As the leaves curl and fall from the trees and the night creeps upon the day earlier and earlier, it is time to curl up in a chair with a blanket (and maybe a glass of wine) and read a tale or two of horror. Make sure the doors are locked and the windows firmly closed. And that creaking sound upstairs? That’s just the pipes of the central heating. Probably.
Right through to the week of Halloween, I will be giving a few horror novel recommendations to get you in the spirit (ghost) of the holiday: a season of horror, if you will. Some you will likely have heard of but hopefully there are some you haven’t.
This week is monster week. What is it about creatures, apparently not of this earth, that makes them so terrifying? Is it their unfathomability? Their size? The fact that nine times out of ten they come off as psychopathic? The mind boggles.
Grab yourself a coffee and sit tight while I run you through five horror novels featuring some of the most horrid creatures imaginable. I hope you are wearing brown pants.
Frankenstein or the Modern Prometheus by Mary Shelley
Intelligent and rather macabre, Victor Frankenstein decides to play god while he studies at university. This would surely be his magnum opus, a creation to change the world. And indeed it is, but not the world as Frankenstein imagined it. He creates a living being from the dead parts of other creatures and—unsurprisingly—finds his creation absolutely abhorrent. A monster. But the monster is sentient, and feels Frankenstein’s horror and disgust, and decides to exact his revenge.
You probably read this in school—perhaps you hated it—but I highly recommend giving this classic work another read for the sheer joy of it.
The Deep by Nick Cutter
The world has gone to shit and most of the population have lost their marbles owing to a virus, known as the “Gets,” which leaves the infected unable to remember anything, not even how to breathe.
A potential cure for the virus may have been found and a team of scientists descends into the deep of the ocean to study it. But then the team on the surface lose contact with their undersea colleagues until one lone message drifts up from the deep.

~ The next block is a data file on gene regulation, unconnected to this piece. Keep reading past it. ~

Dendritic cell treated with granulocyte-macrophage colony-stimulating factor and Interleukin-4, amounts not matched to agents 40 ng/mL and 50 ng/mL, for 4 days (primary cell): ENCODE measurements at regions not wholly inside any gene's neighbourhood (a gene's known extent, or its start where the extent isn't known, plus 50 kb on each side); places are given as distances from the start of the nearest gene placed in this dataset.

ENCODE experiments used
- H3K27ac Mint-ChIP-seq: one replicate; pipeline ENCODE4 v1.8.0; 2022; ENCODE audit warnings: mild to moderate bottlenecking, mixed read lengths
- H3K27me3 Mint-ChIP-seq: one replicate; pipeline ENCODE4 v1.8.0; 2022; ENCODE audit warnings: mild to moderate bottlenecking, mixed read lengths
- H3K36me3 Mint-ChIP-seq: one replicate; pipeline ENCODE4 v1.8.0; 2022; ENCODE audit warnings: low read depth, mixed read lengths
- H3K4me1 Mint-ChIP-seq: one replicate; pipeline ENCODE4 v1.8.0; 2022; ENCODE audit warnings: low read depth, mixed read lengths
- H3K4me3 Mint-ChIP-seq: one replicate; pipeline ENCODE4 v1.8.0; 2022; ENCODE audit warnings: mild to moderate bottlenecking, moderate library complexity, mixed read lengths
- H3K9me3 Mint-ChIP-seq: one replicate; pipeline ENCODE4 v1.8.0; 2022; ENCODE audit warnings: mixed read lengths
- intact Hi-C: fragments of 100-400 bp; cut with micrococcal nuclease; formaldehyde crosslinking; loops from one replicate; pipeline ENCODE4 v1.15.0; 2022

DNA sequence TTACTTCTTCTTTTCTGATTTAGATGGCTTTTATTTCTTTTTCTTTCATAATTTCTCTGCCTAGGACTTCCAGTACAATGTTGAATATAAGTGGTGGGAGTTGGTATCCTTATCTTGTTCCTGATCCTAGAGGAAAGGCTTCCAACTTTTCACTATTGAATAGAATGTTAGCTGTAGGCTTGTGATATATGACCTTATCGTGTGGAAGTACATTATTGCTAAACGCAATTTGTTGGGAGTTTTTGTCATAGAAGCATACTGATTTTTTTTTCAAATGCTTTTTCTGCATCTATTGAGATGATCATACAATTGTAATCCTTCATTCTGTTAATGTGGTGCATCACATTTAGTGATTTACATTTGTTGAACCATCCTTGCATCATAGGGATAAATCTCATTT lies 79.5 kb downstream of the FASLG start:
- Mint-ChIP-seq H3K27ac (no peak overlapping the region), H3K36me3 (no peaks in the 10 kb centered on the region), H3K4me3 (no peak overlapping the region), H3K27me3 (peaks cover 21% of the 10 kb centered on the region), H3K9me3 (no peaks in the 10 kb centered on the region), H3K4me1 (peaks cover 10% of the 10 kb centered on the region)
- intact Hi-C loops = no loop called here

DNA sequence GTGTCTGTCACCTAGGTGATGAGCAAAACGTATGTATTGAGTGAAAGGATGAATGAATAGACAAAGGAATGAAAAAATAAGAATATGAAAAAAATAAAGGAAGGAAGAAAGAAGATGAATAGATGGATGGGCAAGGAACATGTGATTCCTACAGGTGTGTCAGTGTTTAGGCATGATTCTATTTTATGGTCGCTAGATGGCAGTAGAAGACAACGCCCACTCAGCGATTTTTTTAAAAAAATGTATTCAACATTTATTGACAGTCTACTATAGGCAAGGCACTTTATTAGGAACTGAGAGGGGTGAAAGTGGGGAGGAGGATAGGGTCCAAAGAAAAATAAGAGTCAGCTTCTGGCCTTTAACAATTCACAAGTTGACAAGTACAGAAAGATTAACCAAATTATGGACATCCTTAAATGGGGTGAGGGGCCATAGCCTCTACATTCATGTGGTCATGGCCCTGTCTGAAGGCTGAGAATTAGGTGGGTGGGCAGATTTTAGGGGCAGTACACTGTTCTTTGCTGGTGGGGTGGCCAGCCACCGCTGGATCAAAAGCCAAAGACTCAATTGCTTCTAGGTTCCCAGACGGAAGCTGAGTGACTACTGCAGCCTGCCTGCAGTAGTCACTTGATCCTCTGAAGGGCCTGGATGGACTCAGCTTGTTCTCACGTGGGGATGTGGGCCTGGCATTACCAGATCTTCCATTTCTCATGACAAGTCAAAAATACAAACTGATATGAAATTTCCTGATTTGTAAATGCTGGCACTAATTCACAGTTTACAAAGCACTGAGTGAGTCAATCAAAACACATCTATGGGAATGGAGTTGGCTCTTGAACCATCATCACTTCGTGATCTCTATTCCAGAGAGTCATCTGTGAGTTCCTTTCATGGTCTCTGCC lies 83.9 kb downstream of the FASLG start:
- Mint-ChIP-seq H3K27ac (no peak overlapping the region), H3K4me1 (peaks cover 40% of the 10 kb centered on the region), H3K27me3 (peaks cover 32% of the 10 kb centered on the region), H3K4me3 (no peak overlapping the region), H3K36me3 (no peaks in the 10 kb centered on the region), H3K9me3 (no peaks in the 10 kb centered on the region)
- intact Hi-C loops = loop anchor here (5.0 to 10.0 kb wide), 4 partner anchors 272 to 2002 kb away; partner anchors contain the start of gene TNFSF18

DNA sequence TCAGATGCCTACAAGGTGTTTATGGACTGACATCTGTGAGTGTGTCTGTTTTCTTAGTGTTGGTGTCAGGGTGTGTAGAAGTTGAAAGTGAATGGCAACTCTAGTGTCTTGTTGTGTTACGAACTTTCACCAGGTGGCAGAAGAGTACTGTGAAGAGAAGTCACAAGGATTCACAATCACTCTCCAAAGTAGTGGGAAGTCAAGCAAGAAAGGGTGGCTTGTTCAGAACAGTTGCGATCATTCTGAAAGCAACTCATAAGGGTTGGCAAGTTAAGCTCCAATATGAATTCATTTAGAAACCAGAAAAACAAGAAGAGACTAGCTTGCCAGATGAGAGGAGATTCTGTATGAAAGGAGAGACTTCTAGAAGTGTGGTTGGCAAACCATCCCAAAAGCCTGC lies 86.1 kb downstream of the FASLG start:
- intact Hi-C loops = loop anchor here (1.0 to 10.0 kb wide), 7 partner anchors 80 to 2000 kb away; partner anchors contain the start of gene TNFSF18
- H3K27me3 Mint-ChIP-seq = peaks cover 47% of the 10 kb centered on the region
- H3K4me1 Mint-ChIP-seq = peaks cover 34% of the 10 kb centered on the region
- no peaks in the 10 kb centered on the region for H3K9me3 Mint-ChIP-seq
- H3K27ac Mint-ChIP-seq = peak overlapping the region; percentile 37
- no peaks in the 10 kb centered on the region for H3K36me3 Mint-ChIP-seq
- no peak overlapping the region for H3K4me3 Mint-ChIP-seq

It falls on Luke to brave the depths of the ocean to find out just what is going on with his brother and the team. When he finally gets down there, nothing could have prepared him for the claustrophobia and the strange behaviour of the scientists. A weird tale through-and-through, with many a nod to Lovecraft, that really gets under your skin.
It by Stephen King
Something is murdering kids in Derry: a clown, a mummy, a werewolf, or your garden variety lunatic? Whatever It is, the old members of the Losers Club must come back to the town of their childhood with all its ghosts of memories because they promised they would when they were children. Or at least they think they did. For some reason, they can’t quite remember.
Lisey’s Story by Stephen King
Never go to Boo’ya Moon after sun down. Things lurk there in the dark that are best left alone.
Lisey is dealing with the death of her author husband as best she can, but a crazed fan harasses her and becomes increasingly aggressive as she tries to sort through the boxes of her husband’s life’s work. As she works her way through his office she finds herself dragged away by the memories that just won’t stop coming; dragged away to the pool where we all go down to drink.
Dracula by Bram Stoker
A young solicitor is held captive by a bizarre Count, Dracula, in Transylvania whose castle is haunted by all manner of horrors. Dracula, having used the solicitor’s skills before locking him away, travels from Transylvania to England to conduct some “business”.
While the solicitor recovers from his ordeal, his fiancé’s best friend begins to act in the most peculiar manner and becomes increasingly ill. A doctor, Van Helsing, is called in to assess her health but he suspects there may be some malignant force at work, and he vows to stop at nothing to prevent its influence spreading.